[Store] [T-Shirts] [Books and Movies] [Game Stuff] [Gear]

You can buy almost any video game, PC or console, through our site from Amazon.com.

In Association with Amazon.com
Game Reviews by Maverick  
Joint Operations: Typhoon Rising:
Joint Ops is probably the first primarily-online multiplayer shooter to be able to honestly say that the game has some real tactical quality to it. Many other games pretend to have such qualities, but in the end, nothing but a cool looking frag fest is the result of it all. Joint Ops, however, is a game in which all aspects of a full blown, all-out war between to sides are simulated. An incredible amount of vehicles and weapons are available for the player to use, each with its advantages and disadvantages. Aside from the fact that online play is never perfect and that lag (the game slowing down and the player moving in choppy bursts) can actually help the lagging player by allowing him/her to seemingly phase in and out of reality, the game works surprisingly well. Other than the slight drag here and there, the game flows nearly seamlessly and can really give the player a feeling of a modern combat.
Full Spectrum Warrior:
Many games can claim that they have virtually mastered the first-person “hero” simulator. All true gamers can probably run through these games with almost nothing holding them back. One small problem with this kind of game is that many times, your allies hold you back, or there are no allies at all. In Full Spectrum Warrior the player is not really a player at all. The player actually takes control of two groups of four infantry soldiers, each with his own importance and personality. Set in a Middle Eastern environment, the soldiers take orders and carry them out with swift execution. The game accurately simulates the frustrations and dangers involved in urban warfare, but, more importantly, it simulates the frustrations and dangers of working with two teams of warriors. Getting both teams in the correct positions without getting them shot is a deadly, modern day game of chess. Those with the capacity for tactical thought will thrive, and those without it will fail. Which will you be?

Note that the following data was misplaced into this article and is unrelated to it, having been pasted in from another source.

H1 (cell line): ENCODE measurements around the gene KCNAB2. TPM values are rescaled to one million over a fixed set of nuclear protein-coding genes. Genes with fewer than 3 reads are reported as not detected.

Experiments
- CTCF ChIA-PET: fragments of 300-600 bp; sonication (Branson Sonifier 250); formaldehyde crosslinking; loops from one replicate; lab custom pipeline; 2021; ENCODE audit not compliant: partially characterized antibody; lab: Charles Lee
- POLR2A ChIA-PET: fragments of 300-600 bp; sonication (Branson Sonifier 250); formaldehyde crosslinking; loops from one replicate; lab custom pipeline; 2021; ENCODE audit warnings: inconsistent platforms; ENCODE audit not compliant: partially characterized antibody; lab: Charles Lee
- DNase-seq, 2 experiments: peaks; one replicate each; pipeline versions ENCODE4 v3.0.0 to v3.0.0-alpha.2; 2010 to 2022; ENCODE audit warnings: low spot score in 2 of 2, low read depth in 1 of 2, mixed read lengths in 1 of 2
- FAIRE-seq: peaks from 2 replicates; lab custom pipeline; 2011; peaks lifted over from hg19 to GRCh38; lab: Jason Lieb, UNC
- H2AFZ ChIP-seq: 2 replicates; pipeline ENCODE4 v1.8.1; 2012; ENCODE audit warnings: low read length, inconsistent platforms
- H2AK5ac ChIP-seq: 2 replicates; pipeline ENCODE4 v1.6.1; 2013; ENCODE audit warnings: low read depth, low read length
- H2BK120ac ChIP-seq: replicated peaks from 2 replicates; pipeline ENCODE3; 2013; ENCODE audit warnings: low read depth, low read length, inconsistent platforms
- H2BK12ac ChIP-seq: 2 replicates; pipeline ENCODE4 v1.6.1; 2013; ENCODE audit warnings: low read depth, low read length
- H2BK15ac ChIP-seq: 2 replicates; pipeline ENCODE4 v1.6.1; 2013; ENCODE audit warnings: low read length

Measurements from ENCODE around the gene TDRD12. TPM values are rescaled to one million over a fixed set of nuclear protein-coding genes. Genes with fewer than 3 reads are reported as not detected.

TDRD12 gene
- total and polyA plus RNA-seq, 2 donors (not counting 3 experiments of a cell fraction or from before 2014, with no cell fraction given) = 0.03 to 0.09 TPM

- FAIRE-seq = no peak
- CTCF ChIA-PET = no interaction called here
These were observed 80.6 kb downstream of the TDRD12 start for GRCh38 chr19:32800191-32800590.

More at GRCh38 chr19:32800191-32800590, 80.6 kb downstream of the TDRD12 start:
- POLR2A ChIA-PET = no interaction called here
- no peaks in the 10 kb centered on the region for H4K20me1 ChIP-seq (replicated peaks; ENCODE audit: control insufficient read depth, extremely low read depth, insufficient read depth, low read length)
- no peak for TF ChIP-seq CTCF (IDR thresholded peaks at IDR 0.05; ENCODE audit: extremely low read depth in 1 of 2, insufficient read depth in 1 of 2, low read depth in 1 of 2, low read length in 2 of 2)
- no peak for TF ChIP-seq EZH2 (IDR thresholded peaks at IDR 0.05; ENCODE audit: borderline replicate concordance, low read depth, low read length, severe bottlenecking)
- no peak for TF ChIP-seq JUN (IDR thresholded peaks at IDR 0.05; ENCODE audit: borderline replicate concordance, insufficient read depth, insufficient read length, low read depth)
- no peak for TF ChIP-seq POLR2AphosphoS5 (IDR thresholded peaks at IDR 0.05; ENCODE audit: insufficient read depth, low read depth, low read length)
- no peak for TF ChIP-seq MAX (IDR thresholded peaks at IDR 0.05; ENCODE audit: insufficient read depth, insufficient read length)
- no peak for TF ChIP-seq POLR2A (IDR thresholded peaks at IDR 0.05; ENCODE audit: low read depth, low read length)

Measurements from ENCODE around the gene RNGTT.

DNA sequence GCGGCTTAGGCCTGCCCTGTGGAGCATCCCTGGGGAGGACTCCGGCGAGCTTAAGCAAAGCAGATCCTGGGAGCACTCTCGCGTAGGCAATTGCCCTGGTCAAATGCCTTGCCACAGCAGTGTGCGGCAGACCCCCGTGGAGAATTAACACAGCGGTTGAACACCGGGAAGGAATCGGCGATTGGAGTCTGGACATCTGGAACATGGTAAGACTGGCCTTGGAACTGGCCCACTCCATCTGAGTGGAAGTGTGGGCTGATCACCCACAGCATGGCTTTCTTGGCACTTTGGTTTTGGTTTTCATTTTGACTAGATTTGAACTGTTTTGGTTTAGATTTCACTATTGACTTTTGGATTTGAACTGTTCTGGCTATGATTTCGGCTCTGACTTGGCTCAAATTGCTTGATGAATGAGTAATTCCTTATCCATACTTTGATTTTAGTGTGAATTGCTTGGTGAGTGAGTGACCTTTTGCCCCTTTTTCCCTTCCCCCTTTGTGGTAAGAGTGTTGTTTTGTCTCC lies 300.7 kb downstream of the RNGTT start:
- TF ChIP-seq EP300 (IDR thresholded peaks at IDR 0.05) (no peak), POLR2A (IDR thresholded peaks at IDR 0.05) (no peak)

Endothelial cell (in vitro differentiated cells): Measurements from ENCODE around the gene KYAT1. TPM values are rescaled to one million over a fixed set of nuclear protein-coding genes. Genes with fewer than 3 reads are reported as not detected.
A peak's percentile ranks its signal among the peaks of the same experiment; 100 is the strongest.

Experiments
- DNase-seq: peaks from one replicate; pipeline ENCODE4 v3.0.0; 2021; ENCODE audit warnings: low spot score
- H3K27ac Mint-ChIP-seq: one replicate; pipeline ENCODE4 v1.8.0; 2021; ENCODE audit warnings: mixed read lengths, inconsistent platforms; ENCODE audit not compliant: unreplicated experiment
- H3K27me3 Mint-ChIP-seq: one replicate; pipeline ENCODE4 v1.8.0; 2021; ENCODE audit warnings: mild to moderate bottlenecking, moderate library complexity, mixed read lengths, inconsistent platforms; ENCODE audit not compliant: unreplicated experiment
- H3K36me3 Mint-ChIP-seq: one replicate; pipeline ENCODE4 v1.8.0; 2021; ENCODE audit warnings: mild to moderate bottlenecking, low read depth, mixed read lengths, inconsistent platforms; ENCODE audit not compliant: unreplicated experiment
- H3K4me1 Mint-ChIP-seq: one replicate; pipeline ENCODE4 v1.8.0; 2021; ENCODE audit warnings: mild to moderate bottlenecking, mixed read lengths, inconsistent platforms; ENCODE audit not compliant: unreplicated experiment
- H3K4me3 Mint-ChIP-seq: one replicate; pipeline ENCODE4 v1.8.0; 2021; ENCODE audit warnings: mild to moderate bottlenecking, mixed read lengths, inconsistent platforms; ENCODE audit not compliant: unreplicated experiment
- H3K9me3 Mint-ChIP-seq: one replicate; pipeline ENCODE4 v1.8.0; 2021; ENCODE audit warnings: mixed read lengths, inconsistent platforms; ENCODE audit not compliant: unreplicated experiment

Halo: It isn't’t the most realistic game, but Halo is an unbelievably fun game nonetheless. The multi-player is addicting (especially with the added capability of playing with 16 players at a time) and the cooperative is amazing. Going through the campaign with a partner on the higher difficulties requires that the two of you communicate effectively and work well as a team. All in all, it’s a great buy.

Rainbow Six 3:
Rainbow Six 3 is a great tactical squad-based close-quarters combat simulator. The campaign places the player in a situation of leadership in a team of four, forcing the player to literally make decisions that could get your teammates killed. The multi-player also allows for the player to practice his teamwork skills by allowing him to talk to his teammates as they seek-out and eliminate the opposing team.

Ghost Recon: This game puts the player in charge of three squads of Green Berets and will quickly develop your leadership qualities. The player must make split second decisions in the midst of a life-like assault behind enemy lines. The multi-player pushes the concept even further allowing players to play cooperatively on a wealth of missions. In co-op mode, the players must learn to survive together or face not surviving at all.
Splinter Cell:One the most well-designed and innovative games to come out in years and at the same time the most infuriating. It is visually stunning and the stories are captivating. However, the checkpoint saving has got to be one of the most frustrating features of any game to come out in years. This game would be right with Halo for the best game on any console were it not for the aggravation of playing for 20 minutes past a checkpoint and then getting killed not seconds before reaching a second checkpoint and having to return to the beginning of twenty minutes of play that you have already proven that you can pass. This is not only the opinion of this author but also of his family and a number of others including the entire staff of a well-respected PC game developing company. Many of the before mentioned persons did not purchase the recently released Pandora Tomorrow title after hearing that the saving system had not been revised. It seems to be the consensus that a visually awe-inspiring game with incredible game-play could be pushed over the edge by a saving system that allowed the player to have more control over his own time. The game is definitely difficult enough without that feature and would assuredly become exponentially more enjoyable as the player is given more control over his own time and game-play